Kinda makes you wonder about some of these forest managers - in the end, WHAT do they manage? Burned trees ???

:shock:
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Re: Tragedy for the New Mexico landscape

Postby MoapaPk » Fri Nov 11, 2011 12:55 am

The Cerro Grande Fire in 2000, which burned about 75 square miles, was actually started by the Jemez USFS. It was meant to be a controlled burn, but the winds were high and it raged on, destroying about 400 homes. If I had a reputation for burning down my own forests, I might also blame climate change.
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Re: Tragedy for the New Mexico landscape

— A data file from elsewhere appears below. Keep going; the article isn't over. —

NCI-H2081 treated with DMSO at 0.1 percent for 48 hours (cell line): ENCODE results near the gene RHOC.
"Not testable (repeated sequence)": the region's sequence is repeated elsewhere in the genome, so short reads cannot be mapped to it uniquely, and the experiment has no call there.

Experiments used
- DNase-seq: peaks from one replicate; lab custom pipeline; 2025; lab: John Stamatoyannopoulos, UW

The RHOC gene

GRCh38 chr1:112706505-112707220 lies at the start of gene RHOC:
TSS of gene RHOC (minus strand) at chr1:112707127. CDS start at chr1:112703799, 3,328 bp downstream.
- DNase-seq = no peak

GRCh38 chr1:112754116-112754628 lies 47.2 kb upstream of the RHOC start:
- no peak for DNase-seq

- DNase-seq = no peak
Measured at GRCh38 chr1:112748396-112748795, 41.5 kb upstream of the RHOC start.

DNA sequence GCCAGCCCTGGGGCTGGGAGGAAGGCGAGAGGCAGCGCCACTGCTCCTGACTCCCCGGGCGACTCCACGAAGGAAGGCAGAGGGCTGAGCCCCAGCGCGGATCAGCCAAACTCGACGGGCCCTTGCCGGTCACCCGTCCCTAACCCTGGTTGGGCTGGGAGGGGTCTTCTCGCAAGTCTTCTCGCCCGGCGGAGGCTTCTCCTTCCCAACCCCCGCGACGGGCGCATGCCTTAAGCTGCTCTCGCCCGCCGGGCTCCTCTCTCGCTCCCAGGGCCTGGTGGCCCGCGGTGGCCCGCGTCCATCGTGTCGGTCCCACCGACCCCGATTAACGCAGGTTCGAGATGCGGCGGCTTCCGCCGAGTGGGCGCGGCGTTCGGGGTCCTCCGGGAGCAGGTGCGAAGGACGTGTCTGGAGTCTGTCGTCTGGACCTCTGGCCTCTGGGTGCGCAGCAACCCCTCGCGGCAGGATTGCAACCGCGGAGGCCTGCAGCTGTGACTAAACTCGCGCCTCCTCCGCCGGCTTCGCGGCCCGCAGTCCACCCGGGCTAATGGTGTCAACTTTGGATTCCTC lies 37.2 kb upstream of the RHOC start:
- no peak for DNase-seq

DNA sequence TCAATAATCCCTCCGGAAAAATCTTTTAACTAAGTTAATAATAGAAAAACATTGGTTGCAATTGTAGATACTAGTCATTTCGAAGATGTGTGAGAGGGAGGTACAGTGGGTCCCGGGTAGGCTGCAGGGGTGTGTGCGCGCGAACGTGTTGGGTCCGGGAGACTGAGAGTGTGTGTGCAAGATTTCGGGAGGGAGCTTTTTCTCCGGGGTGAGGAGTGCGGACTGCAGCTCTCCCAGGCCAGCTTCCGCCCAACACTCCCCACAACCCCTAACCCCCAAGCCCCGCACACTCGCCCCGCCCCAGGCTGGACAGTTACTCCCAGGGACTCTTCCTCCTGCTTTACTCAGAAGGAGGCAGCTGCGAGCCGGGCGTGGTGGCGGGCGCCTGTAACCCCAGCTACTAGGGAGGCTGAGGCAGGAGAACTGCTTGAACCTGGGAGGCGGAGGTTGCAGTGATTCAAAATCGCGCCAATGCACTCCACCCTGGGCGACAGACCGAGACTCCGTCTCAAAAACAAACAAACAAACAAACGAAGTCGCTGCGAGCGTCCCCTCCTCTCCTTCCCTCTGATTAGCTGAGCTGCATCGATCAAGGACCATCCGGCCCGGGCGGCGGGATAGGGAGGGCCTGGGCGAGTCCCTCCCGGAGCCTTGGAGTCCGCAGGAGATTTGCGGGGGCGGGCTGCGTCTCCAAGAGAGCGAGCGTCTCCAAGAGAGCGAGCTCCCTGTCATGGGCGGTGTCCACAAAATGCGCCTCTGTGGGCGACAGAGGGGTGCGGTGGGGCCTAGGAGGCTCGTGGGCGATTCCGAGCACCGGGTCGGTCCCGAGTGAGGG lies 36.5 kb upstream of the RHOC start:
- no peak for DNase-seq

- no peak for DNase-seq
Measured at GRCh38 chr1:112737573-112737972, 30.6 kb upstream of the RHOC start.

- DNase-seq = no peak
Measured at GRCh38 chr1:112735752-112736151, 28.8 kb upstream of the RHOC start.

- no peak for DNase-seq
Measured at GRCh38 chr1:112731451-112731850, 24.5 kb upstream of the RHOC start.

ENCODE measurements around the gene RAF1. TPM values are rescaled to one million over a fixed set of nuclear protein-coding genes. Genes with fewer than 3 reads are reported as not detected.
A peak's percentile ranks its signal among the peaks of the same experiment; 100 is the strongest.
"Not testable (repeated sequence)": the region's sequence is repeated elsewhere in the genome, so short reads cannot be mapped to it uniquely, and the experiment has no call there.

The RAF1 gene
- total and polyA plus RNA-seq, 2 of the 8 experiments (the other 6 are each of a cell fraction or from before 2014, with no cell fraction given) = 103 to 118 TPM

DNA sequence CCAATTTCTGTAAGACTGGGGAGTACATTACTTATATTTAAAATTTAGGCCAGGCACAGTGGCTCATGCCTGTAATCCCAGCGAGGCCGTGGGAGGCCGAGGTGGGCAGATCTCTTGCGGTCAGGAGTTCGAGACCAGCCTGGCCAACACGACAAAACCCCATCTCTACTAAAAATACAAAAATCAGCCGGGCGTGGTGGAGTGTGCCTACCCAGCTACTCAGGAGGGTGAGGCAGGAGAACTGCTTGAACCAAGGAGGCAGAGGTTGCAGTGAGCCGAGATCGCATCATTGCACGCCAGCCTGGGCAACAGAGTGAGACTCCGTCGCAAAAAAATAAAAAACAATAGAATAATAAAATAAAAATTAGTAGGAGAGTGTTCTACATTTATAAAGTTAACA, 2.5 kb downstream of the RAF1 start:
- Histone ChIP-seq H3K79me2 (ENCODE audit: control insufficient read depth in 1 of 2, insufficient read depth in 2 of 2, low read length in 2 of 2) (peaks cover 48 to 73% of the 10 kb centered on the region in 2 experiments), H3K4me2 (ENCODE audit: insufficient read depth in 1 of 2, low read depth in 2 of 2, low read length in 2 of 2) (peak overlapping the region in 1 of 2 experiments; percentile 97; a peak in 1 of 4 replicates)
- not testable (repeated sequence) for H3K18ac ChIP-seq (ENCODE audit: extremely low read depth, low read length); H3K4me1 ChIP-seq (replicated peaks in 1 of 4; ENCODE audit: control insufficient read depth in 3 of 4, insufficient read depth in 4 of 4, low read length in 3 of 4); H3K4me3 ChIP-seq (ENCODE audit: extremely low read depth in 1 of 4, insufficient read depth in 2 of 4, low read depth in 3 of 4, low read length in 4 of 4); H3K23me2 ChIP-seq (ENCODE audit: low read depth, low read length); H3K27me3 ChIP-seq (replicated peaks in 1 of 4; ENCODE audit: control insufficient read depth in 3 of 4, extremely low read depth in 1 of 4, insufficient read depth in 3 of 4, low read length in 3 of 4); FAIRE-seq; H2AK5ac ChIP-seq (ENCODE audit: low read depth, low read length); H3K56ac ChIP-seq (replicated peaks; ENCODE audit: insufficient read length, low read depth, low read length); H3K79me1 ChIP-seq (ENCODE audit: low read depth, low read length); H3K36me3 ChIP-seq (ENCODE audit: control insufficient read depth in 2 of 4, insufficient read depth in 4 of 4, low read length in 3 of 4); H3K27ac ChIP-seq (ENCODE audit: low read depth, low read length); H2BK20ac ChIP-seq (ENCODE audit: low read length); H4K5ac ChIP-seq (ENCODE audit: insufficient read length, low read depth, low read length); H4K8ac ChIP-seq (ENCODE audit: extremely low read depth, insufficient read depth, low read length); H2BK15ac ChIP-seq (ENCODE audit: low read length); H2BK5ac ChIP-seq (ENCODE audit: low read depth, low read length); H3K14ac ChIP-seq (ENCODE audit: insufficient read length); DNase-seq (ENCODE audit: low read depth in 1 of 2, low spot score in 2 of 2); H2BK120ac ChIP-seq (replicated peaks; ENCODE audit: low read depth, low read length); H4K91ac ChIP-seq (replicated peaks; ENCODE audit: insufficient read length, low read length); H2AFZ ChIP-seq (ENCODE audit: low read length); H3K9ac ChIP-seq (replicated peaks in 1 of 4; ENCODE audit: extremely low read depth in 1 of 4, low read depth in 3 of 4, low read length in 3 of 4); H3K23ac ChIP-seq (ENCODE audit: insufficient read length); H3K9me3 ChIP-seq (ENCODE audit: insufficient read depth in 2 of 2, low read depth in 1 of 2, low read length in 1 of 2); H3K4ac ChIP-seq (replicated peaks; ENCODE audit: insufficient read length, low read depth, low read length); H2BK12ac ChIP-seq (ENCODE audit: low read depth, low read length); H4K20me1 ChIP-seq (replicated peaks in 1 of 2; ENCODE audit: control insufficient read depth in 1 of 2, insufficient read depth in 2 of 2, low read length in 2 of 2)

Postby coldfoot » Fri Nov 11, 2011 3:00 am

The Wallow Fire in the White Mountains was started by two idiots who were camping and didn't put out their fire.

http://www.azcentral.com/news/articles/2011/08/24/20110824wallow-fire-cousins-charged.html

"They stated that they believed their campfire was out because David threw a candy wrapper in the fire just prior to their departure, and it did not melt," court documents said. But when they were returning to their campsite several hours later, the Malboeufs told investigators, they could smell and see smoke from the area. "They tried to return to camp to cut their dogs loose, which they had left tied up in camp, but could not get close because of the fire and smoke," the complaint stated.


I repeat, idiots. Can't blame this one on the Forest Disservice, or border crossers for that matter.